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Taking up the invitation to reflect on the mid-1970s project that resulted in To Dwell Among Friends (1982), I review its development, my network survey of the 2010s, and lessons learned. This chapter discusses the decision to use egocentric network analysis as a tool to understand urban modernity in the first project and to study the effect of social ties on health in the second. The accounts spur discussions of several conceptual issues, such as the importance of considering burdensome ties, the notion of “social capital,” and the criteria for deciding a tie even exists, as well as several methodological issues, including the GSS “important matters” question, the reasons for using multiple and diverse name-eliciting questions, and the respondent burden this method creates.
Explanations for the successes or failures of militaries in both war and peace have traditionally focused on key factors such as technology, leadership, personnel, training, or a combination of all of these. A more recent addition to the list of possible variables contributing to military effectiveness is the concept of organizational culture – the pattern of shared assumptions that an organization learns as it solves problems, that has worked well enough to be considered valid, and that is therefore taught to new members as the correct way to approach those problems. This chapter combines the organizational culture concepts of Edgar Schein with the nine cultural dimensions of the GLOBE research program. The resulting model provides a useful framework to analyze a military’s organizational culture. Perhaps more importantly, the model also provides prescriptive actions leaders can take to align a military’s organizational culture with its mission and environment.
Culture is a key determinant in organizational effectiveness and plays an enormous role in the lives of military organizations. Cultural biases often result in unstated assumptions that have a deep impact on strategy, operational planning, doctrinal creation, and organization and training of armed forces. The impact of culture on military affairs often remains opaque for years, if not decades, after the events it has affected. Leadership is essential to creating and maintaining organizational culture. Leaders who can shape an organization’s culture from its inception have an outsized influence on its future orientation. Leaders, therefore, must be discriminating when establishing the initial culture of an organization, for once embedded, that culture will prove extraordinarily difficult to change. But even superb leaders are limited. Selection of the right subordinate leaders is critical if an organization’s culture is to survive a leadership transition. Some military organizations do change, assisted by cultures that embrace innovation and a reasonable degree of risk-taking. Organizational culture takes on the characteristics of wider societal culture, but when the military becomes a caste apart, the result can be the degradation of its ethical foundations. Military organizations often have subcultures with significant influence on the larger organization. Technology-centric forces must not allow a culture focused on technological excellence to turn into one centered on technological determinism. Professional military education is critical in sustaining organizational culture.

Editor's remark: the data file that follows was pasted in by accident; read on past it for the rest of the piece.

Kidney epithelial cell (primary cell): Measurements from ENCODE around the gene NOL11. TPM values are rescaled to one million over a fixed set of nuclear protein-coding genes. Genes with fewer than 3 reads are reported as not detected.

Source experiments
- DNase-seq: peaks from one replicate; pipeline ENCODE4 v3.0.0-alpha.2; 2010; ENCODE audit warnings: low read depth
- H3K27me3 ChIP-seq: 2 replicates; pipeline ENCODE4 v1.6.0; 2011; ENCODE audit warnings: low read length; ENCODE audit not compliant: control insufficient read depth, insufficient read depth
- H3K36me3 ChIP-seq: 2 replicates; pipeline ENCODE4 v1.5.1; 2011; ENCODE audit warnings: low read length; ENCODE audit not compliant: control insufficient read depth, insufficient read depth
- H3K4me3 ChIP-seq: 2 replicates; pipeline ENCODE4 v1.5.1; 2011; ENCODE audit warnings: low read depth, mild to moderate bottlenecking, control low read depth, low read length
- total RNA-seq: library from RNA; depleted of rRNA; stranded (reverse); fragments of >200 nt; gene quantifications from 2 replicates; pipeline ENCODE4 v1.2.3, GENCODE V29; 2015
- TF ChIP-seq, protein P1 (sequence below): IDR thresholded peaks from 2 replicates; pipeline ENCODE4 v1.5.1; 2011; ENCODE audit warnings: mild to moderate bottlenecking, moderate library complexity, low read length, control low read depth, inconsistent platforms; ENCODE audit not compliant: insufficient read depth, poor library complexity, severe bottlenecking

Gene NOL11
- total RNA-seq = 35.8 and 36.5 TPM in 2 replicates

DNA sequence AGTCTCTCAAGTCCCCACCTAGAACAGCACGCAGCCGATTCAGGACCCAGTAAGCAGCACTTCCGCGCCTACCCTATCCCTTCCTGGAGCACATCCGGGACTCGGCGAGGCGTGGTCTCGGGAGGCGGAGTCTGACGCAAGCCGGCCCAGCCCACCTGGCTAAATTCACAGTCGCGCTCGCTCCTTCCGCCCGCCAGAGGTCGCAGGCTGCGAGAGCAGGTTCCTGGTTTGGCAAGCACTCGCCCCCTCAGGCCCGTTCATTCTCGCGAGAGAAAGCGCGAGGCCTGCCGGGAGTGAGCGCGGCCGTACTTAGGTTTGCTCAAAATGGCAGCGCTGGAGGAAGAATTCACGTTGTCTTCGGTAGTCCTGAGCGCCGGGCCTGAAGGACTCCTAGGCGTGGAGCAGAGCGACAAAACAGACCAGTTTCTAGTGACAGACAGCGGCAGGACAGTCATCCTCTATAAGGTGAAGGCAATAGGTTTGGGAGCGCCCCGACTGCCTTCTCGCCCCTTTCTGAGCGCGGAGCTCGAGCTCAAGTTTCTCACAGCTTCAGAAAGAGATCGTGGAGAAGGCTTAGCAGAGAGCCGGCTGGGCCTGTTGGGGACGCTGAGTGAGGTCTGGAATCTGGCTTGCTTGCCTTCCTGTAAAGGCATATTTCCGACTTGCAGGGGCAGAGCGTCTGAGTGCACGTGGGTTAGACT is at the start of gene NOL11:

Strategic culture drives patterns of national statecraft, which in turn drive military strategy. Grand strategy also derives from strategic culture, which emerges from geographical, economic, and historical circumstances. A nation’s circumstances give rise to a distinctive manner of perceiving national power – including the use of military force. Strategic culture is ethnically and nationally driven, derived from a combination of factors. It may be national or subnational, and it may be based on real or imagined traits. It tends to be both enduring and unexamined. It involves intersectionality between national, subnational, and organizational cultures, and it may invoke fictive and contingent identities. It manifests in how individuals and organizations make sense of reality. Individuals and subgroups are presumed to self-ascribe to a certain identity, to absorb distinctive attitudes about force, and thus to adopt a “way of war.” Organizational and ethnic cultures coexist, and any military unit may have multiple subcultures. But strategic culture, since it derives from ethnic and national characteristics, precedes and supersedes organizational culture. Strategic culture influences the organizational culture of a national military, with ethnic and historical factors setting the parameters within which organizational culture and individual initiative operate. Ethnic culture frames strategic culture, which in turn interacts with organizational structure, institutional form, and individual incentives to create military organizational culture.
The aim of this article is to describe the evolution of the Italian regional party systems 25 years after the establishment of 15 Ordinary Statute regions and five years after the implementation of a major Constitutional reform increasing the powers of the regions and the visibility of regional political actors. The theoretical point of departure of the article is the second order election model originally applied to European elections to highlight their dependence on the national political level. The article begins by showing that this model has been applicable for regional elections only since the mid-1990s, a finding that goes against the conventional wisdom. The article then explains the structure of regional political competition through the analysis of two phenomena, fragmentation and differentiation, and the way they are correlated, stressing the changing pattern of competition before and after the breakdown of the First Republic.
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